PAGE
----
So don't hide. You can say in the interview that's what you were doing. If they have an issue with it not "being a real job" or professional well, do you want to work for them?

People put volunteer on their resumes. Is that any different?
No one is suggesting lying. What was suggested is explaining that span of time and effort in a different way. A resume just isn't the place to describe aspects of your personal/family life. It has nothing to do with being "worthy" or proud at all. It has to do with being pertinent.
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Old 01-31-2019, 11:09 AM
 
Location: anywhere & everywhere
285 posts, read 761,840 times
Reputation: 144
Quote:
Originally Posted by PriscillaVanilla View Post
Although being a caregiver is absolutely harder than any job or career I've ever done in my entire life, the sad fact is that many employers look down on this, especially in the business world. It might work on a resume for a job in healthcare, though. It depends on what field of work you are going in to? You might consider only putting down one of your part time jobs on the resume and there's no need to put down that they were part time, unless the interviewer asks about it. That way, there is no gap on your resume.
This idea makes perfect sense and checks all the boxes. You close your employment gap and keep your family business to yourself.
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Old 01-31-2019, 11:12 AM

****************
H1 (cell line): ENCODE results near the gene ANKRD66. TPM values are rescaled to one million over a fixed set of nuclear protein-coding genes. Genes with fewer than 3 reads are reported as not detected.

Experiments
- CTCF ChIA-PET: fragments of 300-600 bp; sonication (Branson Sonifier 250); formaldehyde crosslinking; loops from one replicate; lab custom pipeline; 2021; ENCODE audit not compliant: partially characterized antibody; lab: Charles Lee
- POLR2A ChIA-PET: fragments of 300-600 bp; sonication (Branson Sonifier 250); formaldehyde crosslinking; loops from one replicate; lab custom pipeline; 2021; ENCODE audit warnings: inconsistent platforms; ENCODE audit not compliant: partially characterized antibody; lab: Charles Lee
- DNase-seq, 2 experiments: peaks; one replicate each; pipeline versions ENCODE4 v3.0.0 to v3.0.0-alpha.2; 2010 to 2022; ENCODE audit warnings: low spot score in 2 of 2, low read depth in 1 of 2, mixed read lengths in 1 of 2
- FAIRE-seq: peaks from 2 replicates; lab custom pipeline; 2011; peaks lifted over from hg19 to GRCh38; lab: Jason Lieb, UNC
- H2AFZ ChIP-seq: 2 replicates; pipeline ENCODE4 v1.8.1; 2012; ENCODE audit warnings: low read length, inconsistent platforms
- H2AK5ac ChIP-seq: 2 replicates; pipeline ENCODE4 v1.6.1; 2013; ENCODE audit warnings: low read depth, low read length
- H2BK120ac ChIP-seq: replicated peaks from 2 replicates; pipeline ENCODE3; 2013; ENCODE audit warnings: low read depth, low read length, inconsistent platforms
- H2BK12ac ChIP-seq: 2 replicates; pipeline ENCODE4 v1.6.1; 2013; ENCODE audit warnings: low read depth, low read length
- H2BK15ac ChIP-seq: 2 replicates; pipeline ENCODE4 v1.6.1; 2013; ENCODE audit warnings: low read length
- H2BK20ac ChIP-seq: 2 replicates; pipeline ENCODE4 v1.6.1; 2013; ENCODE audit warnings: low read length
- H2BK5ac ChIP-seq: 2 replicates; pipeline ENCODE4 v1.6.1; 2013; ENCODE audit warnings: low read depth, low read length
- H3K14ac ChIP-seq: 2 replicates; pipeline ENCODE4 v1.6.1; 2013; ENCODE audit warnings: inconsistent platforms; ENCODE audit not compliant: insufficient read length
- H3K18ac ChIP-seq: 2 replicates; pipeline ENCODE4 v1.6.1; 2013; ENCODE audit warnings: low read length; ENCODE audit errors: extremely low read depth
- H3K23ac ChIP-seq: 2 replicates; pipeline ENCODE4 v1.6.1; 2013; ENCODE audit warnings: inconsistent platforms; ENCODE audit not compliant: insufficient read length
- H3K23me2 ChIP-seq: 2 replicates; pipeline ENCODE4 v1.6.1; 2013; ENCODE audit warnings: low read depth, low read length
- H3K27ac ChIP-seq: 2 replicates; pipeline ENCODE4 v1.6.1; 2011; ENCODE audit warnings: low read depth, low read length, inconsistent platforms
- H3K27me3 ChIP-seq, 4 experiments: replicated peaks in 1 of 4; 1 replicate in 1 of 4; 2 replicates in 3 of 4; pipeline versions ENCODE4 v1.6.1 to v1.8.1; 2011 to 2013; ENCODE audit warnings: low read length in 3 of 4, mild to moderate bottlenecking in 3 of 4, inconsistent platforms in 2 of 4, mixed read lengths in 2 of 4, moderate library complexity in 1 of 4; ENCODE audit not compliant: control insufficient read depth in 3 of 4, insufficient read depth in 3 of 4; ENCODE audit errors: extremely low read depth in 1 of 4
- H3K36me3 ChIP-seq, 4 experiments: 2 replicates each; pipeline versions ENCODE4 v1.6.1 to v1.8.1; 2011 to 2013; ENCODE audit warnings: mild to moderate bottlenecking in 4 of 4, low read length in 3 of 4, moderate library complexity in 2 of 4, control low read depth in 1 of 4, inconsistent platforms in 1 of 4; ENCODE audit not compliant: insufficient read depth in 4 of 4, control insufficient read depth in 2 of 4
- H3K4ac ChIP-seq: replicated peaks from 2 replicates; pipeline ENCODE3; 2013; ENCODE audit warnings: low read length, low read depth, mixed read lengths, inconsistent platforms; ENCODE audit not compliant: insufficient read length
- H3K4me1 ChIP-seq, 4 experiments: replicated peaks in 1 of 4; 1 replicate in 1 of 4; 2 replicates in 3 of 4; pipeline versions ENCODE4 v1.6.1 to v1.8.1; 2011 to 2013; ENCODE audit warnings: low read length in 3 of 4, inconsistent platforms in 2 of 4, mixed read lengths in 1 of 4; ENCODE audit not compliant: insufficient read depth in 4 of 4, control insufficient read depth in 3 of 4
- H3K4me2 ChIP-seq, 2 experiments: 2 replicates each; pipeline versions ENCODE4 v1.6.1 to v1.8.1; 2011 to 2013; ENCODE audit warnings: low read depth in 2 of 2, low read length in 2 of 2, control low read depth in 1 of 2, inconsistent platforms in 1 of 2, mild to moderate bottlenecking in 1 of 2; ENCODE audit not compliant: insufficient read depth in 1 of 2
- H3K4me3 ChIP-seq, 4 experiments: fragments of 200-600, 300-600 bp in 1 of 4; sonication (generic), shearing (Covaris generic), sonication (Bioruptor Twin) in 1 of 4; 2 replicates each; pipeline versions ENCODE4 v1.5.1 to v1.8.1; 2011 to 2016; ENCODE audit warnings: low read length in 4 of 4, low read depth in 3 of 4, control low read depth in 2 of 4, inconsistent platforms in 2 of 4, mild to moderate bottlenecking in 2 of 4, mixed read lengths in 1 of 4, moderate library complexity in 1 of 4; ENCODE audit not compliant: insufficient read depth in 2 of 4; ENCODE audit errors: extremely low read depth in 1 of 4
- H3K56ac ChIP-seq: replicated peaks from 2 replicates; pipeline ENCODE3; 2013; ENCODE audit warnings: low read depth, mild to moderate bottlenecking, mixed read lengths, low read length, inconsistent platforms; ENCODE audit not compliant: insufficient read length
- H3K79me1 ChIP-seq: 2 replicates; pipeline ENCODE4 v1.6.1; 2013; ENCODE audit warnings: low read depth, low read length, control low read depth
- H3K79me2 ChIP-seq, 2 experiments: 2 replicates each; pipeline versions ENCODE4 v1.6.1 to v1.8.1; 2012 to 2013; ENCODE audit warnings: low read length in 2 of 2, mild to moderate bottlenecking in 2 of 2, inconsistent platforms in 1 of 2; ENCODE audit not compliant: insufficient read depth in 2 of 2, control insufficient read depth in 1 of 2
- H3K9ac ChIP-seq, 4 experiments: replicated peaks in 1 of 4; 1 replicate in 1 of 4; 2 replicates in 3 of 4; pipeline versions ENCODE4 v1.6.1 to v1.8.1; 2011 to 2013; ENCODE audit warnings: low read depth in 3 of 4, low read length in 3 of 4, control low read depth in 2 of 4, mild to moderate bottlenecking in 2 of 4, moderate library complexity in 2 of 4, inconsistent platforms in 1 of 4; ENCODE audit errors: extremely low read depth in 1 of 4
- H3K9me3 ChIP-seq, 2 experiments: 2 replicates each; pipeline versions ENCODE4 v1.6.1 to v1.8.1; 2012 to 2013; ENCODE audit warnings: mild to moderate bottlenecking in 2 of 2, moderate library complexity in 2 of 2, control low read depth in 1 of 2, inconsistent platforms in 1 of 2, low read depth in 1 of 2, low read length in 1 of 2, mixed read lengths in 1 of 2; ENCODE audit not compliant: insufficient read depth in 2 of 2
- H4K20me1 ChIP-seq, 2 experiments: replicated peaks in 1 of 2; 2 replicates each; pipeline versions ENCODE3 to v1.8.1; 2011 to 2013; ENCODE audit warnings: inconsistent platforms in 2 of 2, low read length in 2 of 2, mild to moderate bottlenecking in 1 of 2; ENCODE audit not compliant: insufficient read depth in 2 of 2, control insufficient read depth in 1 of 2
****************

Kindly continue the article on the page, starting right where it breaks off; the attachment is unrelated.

Location: anywhere & everywhere
285 posts, read 761,840 times
Reputation: 144
Quote:
Originally Posted by Parnassia View Post
No one is suggesting lying. What was suggested is explaining that span of time and effort in a different way. A resume just isn't the place to describe aspects of your personal/family life. It has nothing to do with being "worthy" or proud at all. It has to do with being pertinent.
I agree with this, too.

People only scan your resume quickly before deciding whether to contact you for an interview. There's not a lot of time or space to mention irrelevant details. The OP did work two part-time jobs so that's not a lie. You're free to use only relevant experience on your resume because that's what recruiters and hiring managers care about.
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Old 01-31-2019, 11:34 AM
 
Location: anywhere & everywhere
285 posts, read 761,840 times
Reputation: 144
Quote:
Originally Posted by NorthernSkysGuy View Post
I'm from the school where you don't lie on your resume. It was something you did and you should be proud of yourself for taking care of someone compassionately.

So don't hide. You can say in the interview that's what you were doing. If they have an issue with it not "being a real job" or professional well, do you want to work for them?

People put volunteer on their resumes. Is that any different?
No one is suggesting hiding or lying. Curating your experience and education is expected and welcome nowadays. It's the extraneous, irrelevant details that make you look unprofessional and waste hiring managers' time and get you disqualified. You have a matter of seconds to impress someone who's reviewing your resume. Including information that is not relevant is a nuisance to the person who has possibly 200+ resumes to review for each position they need to fill.

Yes, you can explain a lot in an interview, you have to first get an interview.
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Old 01-31-2019, 11:46 AM
 
Location: Lancaster County, PA
1,733 posts, read 3,846,195 times
Reputation: 817
Thanks for the advice, everyone.

I won't use the term "Caregiver" on the resume. I may use "Took care of Family Business" or something along that line.

Any other suggestions would be very appreciated.